Tuesday, February 19, 2013

Religion Around the World - Books to Share Faith with Kids

Kids are a curious bunch, aren't they? Just when you think you've heard it all from your little one, they'll suddenly take up with a topic seemingly out of nowhere. The questions will begin to fly fast and furious. I know as a parent this has already happened with me, and as Sprout grows the topics will get even more complex - and controversial. Not looking forward to some of those conversations, believe you me!

For many parents, the topic of religion may be a tough one to discuss with their kids. Faith is a tricky thing, even harder to explain than it is to hold on to. And while it may be hard to describe one's own beliefs, defining those of another religion or group can be much more difficult. After all, religions are founded on deeply personal tenets and incorporate traditions from many cultural systems and communities. Those beliefs inspire passion and honor, making them seem like subjects that are vast and hard to define.

Still, many of us want our children to grow up understanding and respecting the belief systems of people around the world. A keystone of tolerance is an appreciation of the ways others live their lives, the beliefs that guide them and the ideologies they hold dear. And as parents raising global citizens, learning about religion is a first step in understanding cultures and people around the world.

Two terrific books to help parents begin the discussion about world religion are available from noted children's publisher DK. If you're familiar with the DK list, you know they produce quality offerings. Lavishly illustrated with inviting photographs and written in clear, straightforward fashion, the books on DK's publishing roster are the cornerstone of every well-rounded nonfiction collection, home or classroom.

A great place to start learning about faith is with DK's A Faith Like Mine, written by Laura Buller. This title is of course filled with intriguing photographs of people from all walks of life, engaging in the various traditions and ceremonies of their faith. Through the perspective of children just like them, kids can learn about what members of religious traditions believe and how they practice those beliefs on a daily basis. In the pages of Buller's book we meet 10-year-old Hasini, a Buddhist from Sri Lanka; 13-year-old Erin, a Jewish girl from the U.S.; and 9-year-old Leena, a Muslim from Jordan, just to name a few. Even very young children will enjoy flipping through this title and looking at all the amazing photos, which is a great way for discussions to begin naturally; parents and children will learn a lot from this well-researched and well-rounded title.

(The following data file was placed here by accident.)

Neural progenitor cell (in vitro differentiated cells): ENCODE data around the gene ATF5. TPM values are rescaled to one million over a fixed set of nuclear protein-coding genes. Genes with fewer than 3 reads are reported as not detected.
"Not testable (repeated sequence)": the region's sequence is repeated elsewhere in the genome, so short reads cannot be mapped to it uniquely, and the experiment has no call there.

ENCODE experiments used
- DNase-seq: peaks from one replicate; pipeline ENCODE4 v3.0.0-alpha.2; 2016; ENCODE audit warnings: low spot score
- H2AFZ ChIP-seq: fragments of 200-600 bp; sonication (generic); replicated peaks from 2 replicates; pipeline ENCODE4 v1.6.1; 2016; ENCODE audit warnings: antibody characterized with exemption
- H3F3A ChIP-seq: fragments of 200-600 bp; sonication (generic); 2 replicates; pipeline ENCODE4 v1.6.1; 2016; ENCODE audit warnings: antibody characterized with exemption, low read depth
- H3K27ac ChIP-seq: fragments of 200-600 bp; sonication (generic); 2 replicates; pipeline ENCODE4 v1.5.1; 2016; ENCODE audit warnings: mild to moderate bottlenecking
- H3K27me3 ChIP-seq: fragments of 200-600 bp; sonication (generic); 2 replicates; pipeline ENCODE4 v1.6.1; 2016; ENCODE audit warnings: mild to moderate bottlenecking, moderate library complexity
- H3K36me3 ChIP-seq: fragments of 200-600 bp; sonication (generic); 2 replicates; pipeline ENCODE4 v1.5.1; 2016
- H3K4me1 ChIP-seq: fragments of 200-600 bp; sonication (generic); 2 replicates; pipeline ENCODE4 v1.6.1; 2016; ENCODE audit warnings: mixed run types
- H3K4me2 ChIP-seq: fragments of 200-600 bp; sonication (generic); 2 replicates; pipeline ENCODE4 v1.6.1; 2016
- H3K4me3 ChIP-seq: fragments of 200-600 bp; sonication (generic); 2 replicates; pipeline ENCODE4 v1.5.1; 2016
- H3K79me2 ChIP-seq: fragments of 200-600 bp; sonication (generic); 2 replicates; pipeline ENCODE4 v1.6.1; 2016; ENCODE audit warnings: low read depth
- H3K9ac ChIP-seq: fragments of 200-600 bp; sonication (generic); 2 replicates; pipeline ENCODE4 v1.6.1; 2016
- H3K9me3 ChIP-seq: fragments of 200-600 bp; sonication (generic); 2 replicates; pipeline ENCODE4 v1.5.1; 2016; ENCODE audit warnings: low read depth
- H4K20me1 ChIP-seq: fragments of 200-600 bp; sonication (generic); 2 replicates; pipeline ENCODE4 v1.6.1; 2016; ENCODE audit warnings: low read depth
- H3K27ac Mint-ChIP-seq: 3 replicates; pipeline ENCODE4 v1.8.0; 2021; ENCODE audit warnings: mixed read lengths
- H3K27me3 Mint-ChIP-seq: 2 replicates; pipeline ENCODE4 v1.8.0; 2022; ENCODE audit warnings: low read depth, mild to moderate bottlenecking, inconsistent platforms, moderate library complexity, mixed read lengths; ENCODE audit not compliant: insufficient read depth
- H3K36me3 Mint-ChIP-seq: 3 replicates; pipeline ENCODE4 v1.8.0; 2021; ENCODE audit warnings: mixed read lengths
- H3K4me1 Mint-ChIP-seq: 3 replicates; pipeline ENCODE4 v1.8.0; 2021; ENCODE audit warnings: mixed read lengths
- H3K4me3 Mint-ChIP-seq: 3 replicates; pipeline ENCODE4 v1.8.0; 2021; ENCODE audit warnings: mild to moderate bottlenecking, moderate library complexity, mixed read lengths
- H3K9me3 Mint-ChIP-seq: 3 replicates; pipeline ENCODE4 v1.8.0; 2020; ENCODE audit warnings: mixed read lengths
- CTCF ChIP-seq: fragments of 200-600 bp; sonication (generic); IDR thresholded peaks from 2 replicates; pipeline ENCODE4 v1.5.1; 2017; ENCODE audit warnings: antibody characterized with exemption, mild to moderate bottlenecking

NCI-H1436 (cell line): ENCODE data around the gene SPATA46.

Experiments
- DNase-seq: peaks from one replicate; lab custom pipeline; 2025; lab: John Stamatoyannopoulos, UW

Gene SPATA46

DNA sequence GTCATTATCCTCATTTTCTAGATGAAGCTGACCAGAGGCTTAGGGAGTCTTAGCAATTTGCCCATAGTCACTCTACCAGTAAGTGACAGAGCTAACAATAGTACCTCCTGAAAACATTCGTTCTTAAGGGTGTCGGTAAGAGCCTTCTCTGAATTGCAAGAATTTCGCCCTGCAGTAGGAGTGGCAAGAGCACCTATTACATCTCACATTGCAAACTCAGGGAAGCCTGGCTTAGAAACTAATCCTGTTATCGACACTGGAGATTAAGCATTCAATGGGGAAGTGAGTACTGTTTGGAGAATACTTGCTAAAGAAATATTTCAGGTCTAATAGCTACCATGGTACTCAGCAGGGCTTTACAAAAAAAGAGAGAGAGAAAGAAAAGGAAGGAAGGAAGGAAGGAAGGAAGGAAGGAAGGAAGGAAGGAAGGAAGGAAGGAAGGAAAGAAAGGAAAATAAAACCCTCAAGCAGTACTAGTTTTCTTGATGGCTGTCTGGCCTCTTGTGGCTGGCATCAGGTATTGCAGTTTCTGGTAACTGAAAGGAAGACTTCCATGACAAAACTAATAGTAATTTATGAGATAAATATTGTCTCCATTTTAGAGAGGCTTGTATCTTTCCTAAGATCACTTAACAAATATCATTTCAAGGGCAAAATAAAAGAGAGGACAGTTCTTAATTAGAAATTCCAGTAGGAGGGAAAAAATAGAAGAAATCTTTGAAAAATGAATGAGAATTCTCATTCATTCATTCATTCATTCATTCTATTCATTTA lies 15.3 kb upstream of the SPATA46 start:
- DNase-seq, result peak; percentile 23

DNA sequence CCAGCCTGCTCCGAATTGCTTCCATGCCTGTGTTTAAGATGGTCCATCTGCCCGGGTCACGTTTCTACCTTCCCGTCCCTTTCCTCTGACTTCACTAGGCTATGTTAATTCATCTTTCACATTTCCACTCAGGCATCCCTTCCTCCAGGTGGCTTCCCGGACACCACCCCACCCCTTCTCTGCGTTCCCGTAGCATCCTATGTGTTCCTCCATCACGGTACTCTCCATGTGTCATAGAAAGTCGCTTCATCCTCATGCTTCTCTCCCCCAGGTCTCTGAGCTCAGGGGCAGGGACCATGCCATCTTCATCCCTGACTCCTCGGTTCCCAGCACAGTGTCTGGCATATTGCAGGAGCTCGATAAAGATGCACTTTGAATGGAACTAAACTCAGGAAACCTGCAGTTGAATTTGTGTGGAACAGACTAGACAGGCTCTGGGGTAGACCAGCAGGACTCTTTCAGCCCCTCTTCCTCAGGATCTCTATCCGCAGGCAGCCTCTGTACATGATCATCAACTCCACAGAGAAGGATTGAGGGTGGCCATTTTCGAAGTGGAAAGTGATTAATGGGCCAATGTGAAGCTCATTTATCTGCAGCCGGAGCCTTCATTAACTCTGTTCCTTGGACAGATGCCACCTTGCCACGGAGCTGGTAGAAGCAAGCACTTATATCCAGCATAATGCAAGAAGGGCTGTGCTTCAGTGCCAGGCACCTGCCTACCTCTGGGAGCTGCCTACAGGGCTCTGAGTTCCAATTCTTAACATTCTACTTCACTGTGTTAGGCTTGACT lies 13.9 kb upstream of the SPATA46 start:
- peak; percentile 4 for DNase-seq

For kids who are ready to begin thinking and talking about the philosophical aspects of various religions, DK's book What Do You Believe? is a natural next step. Beginning with a discussion of why religions exist in the first place, this title examines the major faiths as well as many alternate views. I love that this book considers multiple perspectives on the same issue, and talks about how the practicalities of our lives -- how we dress, what we eat, how we celebrate -- are influenced by our belief systems. Even the origins of religious traditions are discussed, and native religions are also part of the conversation. Tolerance, peace, and the collision of conflicting beliefs is included here too, as well as a nicely rounded glossary to help define some of the basic terms. Visually, this title is incredibly impactful, and raises the same questions you might find in a comparative religion course, so it's a great educational tool.

Look for these titles, and others like them, to spark some lively debate and help you consider your own philosophies more deeply, as you examine the spectrum of belief with your children. You can use these books as a way to begin introducing complex topics with your kids, to see what they believe and to help them begin to comprehend the world around them. Yes, religion is complicated -- but never more so than when we try not to understand.

What books about belief does your family read? Have you thought about how broadening your bookshelf could strengthen your own faith?


Renee C. said...

Oh Wow! What an interesting coincidence! We just checked out A Faith Like Mine out of the library and we will be doing a review of it for a series called Kids Learn About Faith being coordinated by All Done Monkey. Glad to hear that it is a recommendation of yours.


Leanna @ Alldonemonkey said...

These look like great books! We read something similar to A Faith Like Mine (the title escapes me at the moment), and my son was really attracted to the photos of other kids. This really brings it to a level they can relate to. Thanks for this wonderful review!